Data processing isn’t a one-time thing for those who follow data centrism. Data keeps evolving with time through feedback from the model and other information that data engineers keep discovering throughout the project lifecycle. Thus, data is constantly improved to improve the model’s performance.

AI is solving problems in different domains and industries. Understanding that, the data-centric approach emphasizes a lot on working with domain experts while solving a domain problem. It improves the data quality, data specificity, and gives a better context to the problem.

When data is collected and labeled, it is easier for the prejudices of the annotators to show up. While the model-centric process might miss such biases, the data-centric approach puts enough consideration into removing this bias from the data. One possible way is to use more than one data annotator to label the same data and decide on a label with consensus.

Another vital aspect of building well-functioning AI models is to train them on a dataset that is truly representative. You can run data analysis to ensure that every possibility is adequately covered. Tools like Pandas, Numpy, and Matplotlib can help with this. You can source additional data if the data feels representative.

A complementary and sometimes alternative technique can be to use synthetic data generation to create representative data.

3. Curate data with the help of SMEs

Data collection might possibly get you hundreds of thousands of data points, if not millions. If you go on to label everything you see, it will be an expensive affair in no time. Not only that, but data quality will also deteriorate.

Subject matter experts can help you curate informative data for the problem you are solving. Only the most valuable data should remain in your training dataset. It will make data labeling easier while making the training process less resource heavy.

This approach will even help you throw out low-quality and erroneous data in favor of data points that can meaningfully contribute to the model’s growth.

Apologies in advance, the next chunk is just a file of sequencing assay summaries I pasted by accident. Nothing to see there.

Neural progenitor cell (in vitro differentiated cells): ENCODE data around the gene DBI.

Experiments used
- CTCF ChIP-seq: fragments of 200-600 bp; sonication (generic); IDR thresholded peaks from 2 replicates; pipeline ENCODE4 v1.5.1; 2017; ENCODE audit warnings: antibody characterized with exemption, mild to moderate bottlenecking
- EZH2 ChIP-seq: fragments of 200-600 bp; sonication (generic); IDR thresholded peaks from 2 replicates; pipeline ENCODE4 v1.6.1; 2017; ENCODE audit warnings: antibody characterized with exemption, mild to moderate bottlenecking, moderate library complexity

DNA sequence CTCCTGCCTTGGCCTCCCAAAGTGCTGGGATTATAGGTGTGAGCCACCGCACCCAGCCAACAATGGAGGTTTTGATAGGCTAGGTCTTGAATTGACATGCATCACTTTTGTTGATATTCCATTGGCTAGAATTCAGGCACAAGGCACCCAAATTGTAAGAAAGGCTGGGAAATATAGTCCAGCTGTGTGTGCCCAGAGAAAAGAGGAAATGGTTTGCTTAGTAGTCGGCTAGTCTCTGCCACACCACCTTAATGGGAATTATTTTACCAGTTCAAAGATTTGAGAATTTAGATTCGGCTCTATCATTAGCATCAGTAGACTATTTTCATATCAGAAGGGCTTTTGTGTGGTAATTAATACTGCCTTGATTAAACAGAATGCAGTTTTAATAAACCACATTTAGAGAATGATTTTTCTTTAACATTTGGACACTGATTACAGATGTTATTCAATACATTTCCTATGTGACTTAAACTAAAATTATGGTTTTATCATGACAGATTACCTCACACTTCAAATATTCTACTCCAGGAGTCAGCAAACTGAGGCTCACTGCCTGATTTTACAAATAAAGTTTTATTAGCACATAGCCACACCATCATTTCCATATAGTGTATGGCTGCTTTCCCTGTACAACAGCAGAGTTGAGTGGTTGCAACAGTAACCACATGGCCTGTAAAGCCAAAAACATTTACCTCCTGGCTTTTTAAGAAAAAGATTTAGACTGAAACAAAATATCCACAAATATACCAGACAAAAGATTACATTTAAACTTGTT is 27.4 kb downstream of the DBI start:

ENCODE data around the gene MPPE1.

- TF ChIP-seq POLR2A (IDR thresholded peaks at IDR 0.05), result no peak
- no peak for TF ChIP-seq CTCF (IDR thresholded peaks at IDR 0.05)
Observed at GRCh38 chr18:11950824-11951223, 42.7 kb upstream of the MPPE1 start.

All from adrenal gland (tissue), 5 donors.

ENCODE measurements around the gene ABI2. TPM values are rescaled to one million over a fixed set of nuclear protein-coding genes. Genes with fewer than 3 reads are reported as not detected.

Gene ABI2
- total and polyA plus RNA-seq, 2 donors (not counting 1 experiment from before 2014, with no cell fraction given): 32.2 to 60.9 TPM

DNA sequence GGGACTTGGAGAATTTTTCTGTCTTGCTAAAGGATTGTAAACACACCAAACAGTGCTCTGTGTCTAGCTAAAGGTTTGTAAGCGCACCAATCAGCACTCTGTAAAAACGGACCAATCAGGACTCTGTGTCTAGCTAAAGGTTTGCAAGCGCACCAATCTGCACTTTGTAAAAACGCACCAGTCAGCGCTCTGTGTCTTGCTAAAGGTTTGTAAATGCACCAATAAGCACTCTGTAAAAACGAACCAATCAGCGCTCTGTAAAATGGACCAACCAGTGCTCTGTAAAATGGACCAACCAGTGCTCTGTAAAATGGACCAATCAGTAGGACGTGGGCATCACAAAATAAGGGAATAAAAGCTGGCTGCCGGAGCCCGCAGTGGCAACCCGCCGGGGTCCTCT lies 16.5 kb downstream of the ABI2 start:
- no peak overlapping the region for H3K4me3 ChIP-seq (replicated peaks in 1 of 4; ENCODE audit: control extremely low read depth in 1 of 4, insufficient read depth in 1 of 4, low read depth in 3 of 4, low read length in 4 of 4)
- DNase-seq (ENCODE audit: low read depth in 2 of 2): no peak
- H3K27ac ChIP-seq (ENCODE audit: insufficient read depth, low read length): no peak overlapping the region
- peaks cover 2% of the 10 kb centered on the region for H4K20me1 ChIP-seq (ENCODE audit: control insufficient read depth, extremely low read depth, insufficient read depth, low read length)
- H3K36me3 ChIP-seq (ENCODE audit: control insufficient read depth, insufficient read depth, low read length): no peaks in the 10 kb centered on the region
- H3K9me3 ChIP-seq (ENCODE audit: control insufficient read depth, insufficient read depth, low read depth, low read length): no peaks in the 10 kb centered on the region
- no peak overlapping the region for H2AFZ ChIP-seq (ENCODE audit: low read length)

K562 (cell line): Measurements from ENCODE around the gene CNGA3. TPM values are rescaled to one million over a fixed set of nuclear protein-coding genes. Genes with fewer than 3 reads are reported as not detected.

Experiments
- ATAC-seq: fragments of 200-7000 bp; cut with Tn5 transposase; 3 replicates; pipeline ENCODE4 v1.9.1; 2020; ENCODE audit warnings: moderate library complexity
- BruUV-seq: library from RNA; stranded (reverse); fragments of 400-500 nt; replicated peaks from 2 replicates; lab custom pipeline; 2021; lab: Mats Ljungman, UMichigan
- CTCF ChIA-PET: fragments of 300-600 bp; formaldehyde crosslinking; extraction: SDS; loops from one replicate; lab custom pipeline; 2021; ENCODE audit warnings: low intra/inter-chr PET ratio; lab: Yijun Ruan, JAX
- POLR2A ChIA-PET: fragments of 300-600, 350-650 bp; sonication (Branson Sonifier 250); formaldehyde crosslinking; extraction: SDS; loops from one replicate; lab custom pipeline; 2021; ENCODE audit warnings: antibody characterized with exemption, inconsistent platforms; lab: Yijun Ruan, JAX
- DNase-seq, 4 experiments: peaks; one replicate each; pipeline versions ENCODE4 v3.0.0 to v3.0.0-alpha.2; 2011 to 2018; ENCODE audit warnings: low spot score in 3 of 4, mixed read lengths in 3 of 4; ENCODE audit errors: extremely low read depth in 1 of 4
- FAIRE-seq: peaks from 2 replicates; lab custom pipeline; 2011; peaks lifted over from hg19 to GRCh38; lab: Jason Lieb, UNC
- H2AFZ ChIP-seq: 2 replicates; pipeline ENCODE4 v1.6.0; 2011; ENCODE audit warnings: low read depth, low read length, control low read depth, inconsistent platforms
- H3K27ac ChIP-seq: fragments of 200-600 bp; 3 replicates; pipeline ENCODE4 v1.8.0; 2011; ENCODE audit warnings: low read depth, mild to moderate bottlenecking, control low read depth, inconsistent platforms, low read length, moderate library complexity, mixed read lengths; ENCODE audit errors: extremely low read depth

Domain knowledge can be a game changer when developing machine learning models that can solve your problems. From healthcare to finance, domain experts have insights that outsiders do not have. Such insights can make the task of an AI engineer easier.

For example, you can use domain knowledge to perform efficient feature engineering to select features that are the most crucial to finding the solution. The machine learning model will perform well even with limited data using this optimization.

Working with data is tough; it is even tougher to eradicate all the discrepancies in a dataset at once. However, focused and iterative error analysis of subsets of data can help you achieve the desired quality over time.

For example, if your model is not performing well on a particular class, you focus on the dataset representative of that class. You improve the quality of that subset and retrain the model to improve its performance.

When multiple subsets of data get improved over time, the quality of the whole dataset improves.

Even though the data-centric approach is more about data quality than quantity, there might be a quantity threshold that needs to be there to ensure more representativeness and better generalization.

That’s why some data teams chose to augment their dataset using techniques like interpolation, extrapolation, and synthetic data generation. Data augmentation is a popular method among AI engineers to create better AI systems.